News

Morning Commentary

March corn up ½ at $3.8525

Jan beans up 3 3/4 at $9.0425

The DOW is down

USD is weaker

Crude oil up $.16 at $51.36

Good morning,

Corn bulls continue to hold out hope of large Chinese purchases in the days and weeks ahead. There’s talk that the downside could be fairly limited as bears remain apprehensive ahead of the potential Chinese headlines. It’s not that the fundamentals are wildly bullish at the moment, it’s just the fact bears might not want to post new wagers ahed of uncertainty involving the Chinese. Despite more talk and rumors of the Chinese buying Ukraine corn, they still have the firepower and means to buy large doses of U.S. supply. Hence, bears might feel it’s best to pause for a moment. For what it’s worth, the 200-Day Moving Average is just below $4.05 per bushel. In fact, the DEC19 contract is now more than +20 cents higher than the DEC18 contract was trading at this point last year. Those who are looking to reduce a portion of their longer-term risk need to be paying close attention. The highest close we’ve seen as of late in the DEC19 contract occurred back on October 15th at $4.08 per bushel. Prior to that, the highest close occurred on August 6th at $4.11^6. The highest close in the past year occurred on May 25th at $4.22^6 per bushel. The contracts all-time high is just $4.24 per bushel.

Soybean bears argue that weak economic data out of China adds to further uncertainty. The U.S. dollar has recently posted an 18-month high. On the flip side, China’s recently released industrial production numbers are now near a fresh 3-year low, while the Chinese November retail sales data showed a 15 year low. Moral of the story, growth inside China is clearly being questioned. There’s also more talk circulating that the Chinese are simply hedging a portion of their bets on South America supply, by purchasing small quantities of U.S. beans and keeping the U.S. door open… just in case.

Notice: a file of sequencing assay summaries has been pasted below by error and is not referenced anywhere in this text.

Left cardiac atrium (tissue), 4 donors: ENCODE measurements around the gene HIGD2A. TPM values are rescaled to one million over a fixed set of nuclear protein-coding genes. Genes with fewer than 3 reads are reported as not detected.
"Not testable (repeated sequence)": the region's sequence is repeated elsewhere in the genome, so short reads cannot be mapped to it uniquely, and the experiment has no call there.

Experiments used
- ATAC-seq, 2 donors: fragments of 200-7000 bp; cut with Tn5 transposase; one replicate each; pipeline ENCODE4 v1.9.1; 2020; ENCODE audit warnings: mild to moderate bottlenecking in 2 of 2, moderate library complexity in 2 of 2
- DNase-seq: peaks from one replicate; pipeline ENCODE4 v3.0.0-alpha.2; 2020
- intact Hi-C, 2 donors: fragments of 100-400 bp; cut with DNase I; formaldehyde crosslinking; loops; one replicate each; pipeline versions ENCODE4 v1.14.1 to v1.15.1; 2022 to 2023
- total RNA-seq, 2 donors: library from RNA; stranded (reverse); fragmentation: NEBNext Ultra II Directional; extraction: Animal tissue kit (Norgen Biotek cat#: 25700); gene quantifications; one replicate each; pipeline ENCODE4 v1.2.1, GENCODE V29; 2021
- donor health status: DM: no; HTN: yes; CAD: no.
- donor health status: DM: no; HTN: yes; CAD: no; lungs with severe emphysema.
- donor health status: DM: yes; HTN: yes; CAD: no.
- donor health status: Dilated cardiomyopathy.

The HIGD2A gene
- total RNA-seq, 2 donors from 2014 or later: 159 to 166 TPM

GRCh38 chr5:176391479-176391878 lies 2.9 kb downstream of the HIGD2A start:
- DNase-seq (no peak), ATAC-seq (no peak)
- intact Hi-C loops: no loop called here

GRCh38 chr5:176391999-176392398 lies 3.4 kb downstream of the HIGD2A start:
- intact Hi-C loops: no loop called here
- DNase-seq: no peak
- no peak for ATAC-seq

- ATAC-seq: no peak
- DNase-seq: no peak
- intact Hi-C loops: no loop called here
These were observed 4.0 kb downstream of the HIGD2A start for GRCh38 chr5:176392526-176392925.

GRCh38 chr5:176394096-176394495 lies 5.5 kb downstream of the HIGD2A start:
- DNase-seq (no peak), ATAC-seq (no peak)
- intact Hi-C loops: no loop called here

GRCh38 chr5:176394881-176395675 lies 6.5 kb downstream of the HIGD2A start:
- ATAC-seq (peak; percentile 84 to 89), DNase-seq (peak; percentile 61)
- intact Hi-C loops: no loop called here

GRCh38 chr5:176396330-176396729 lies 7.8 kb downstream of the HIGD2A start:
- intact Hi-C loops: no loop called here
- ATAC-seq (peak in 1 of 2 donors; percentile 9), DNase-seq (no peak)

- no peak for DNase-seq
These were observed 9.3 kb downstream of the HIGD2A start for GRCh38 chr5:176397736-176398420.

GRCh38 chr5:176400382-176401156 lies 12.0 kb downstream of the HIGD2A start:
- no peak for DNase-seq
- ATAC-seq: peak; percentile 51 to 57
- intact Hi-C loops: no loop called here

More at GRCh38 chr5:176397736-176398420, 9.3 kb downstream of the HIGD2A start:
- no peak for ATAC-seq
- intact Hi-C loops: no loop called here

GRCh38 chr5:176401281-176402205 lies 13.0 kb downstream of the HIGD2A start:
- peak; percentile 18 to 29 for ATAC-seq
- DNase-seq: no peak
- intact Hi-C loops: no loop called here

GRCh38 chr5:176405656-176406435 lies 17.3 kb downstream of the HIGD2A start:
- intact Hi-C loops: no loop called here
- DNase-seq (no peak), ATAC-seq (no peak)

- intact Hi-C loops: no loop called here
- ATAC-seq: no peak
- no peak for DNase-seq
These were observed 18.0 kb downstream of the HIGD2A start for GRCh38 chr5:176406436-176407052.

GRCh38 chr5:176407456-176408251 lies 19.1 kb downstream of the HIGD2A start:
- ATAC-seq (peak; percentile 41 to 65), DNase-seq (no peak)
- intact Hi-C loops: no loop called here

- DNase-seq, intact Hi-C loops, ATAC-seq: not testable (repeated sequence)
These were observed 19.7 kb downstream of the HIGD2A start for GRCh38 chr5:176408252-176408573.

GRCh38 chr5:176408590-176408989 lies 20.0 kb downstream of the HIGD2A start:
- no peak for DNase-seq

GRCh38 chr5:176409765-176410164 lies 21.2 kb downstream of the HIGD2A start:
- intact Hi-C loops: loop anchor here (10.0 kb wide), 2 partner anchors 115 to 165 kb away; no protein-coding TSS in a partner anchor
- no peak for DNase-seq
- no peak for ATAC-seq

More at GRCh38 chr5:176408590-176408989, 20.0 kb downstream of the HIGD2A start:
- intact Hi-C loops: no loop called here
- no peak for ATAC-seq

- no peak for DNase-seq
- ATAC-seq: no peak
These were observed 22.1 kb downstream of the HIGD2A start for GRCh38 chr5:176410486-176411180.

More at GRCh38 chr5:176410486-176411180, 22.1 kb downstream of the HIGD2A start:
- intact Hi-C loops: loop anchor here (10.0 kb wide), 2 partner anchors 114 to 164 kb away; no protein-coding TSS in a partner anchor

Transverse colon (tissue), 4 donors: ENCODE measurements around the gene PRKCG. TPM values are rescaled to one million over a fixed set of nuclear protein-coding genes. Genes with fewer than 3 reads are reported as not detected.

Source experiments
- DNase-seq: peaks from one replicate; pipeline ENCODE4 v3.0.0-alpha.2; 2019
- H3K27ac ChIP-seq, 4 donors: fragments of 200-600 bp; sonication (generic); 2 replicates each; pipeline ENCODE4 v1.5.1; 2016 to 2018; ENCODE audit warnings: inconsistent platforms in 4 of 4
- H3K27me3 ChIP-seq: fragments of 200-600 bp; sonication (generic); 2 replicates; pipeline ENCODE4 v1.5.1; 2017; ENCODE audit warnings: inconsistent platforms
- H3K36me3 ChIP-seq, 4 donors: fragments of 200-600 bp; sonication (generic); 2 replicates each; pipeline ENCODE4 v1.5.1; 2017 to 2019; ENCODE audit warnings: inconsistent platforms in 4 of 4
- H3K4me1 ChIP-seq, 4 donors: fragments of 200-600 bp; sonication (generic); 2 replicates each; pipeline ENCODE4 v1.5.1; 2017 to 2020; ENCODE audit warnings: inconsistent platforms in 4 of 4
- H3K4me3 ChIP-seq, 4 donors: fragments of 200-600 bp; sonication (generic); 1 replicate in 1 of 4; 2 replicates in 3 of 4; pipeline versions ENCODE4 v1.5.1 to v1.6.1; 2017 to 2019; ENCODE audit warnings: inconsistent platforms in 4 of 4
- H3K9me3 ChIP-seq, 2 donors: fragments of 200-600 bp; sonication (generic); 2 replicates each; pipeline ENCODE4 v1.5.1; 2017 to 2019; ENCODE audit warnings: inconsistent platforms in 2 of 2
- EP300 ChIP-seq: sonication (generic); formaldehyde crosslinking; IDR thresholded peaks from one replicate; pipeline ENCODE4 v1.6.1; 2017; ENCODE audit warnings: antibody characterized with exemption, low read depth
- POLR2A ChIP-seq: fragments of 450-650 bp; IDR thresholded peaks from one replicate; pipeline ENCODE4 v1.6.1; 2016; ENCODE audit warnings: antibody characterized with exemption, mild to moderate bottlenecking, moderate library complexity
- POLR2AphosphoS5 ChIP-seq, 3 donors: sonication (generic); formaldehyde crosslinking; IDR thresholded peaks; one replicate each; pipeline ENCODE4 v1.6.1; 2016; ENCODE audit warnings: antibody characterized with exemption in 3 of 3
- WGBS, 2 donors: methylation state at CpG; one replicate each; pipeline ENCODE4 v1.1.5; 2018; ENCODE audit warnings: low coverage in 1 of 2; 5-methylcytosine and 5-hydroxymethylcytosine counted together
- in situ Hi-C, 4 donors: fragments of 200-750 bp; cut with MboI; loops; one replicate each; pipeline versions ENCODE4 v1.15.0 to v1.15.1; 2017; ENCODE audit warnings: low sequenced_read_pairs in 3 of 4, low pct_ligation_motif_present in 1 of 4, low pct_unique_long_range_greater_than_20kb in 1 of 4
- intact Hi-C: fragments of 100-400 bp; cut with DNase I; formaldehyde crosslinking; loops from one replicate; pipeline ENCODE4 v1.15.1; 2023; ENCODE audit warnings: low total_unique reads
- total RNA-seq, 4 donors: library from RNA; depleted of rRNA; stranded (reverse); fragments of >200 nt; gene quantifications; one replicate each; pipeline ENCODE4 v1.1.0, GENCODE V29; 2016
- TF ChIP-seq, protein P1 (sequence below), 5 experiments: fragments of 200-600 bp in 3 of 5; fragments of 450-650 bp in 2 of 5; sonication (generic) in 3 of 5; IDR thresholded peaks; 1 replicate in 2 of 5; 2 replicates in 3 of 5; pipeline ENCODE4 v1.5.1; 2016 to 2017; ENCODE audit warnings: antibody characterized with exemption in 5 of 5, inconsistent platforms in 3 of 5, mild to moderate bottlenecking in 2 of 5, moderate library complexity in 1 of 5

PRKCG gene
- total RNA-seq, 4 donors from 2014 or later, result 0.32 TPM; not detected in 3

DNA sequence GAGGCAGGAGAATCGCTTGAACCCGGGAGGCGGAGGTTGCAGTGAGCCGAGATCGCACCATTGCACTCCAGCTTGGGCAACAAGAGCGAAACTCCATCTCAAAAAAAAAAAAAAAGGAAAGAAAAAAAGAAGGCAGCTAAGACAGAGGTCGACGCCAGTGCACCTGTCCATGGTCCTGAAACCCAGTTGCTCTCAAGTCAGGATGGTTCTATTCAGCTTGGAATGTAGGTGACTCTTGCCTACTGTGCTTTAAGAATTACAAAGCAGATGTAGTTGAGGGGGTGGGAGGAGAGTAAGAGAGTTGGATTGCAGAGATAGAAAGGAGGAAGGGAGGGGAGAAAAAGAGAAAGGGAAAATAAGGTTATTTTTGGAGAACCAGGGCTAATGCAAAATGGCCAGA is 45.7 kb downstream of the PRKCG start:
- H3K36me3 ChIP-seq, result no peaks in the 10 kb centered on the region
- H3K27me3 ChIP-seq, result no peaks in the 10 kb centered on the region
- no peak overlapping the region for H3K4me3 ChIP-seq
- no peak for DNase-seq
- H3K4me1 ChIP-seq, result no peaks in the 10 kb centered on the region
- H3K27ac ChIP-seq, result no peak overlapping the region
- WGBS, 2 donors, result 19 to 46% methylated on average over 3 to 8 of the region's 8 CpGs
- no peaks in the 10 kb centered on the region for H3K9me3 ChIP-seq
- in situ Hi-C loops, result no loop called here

U.S. farm, automaker and food and beverage groups pressed the Trump administration on Friday to ensure that any new trade talks with the European Union lead to an increase in their access to EU markets with less red tape. The farm and food groups on Friday also urged U.S. officials to address tariff barriers and other regulatory and labeling issues that hinder U.S. access to the lucrative European market. (Source: Reuters)

China confirmed two new cases of African swine fever, as the disease continues to spread through the world’s largest hog herd, the Ministry of Agriculture and Rural Affairs said late on Sunday in a statement on its website. One outbreak occurred on a farm of 210 pigs in Yanting county in the southwestern province of Sichuan, killing 26. Another case was confirmed in a district of the city of Jixi in the northeastern province of Heilongjiang where 24 pigs died on a farm of 84 pigs. (Source: Reuters)

Ag Secretary Sonny Perdue announced that the USDA is offering up to $600 million in loans and grants to help build broadband infrastructure in rural America. They are calling it the ReConnect Program and they are hoping that it can answer the Adminstration’s call to action for rural prosperity. Funding for the program has been appropriated in the fiscal year 2018 budget for this broadband pilot program. (Source: USDA)

 

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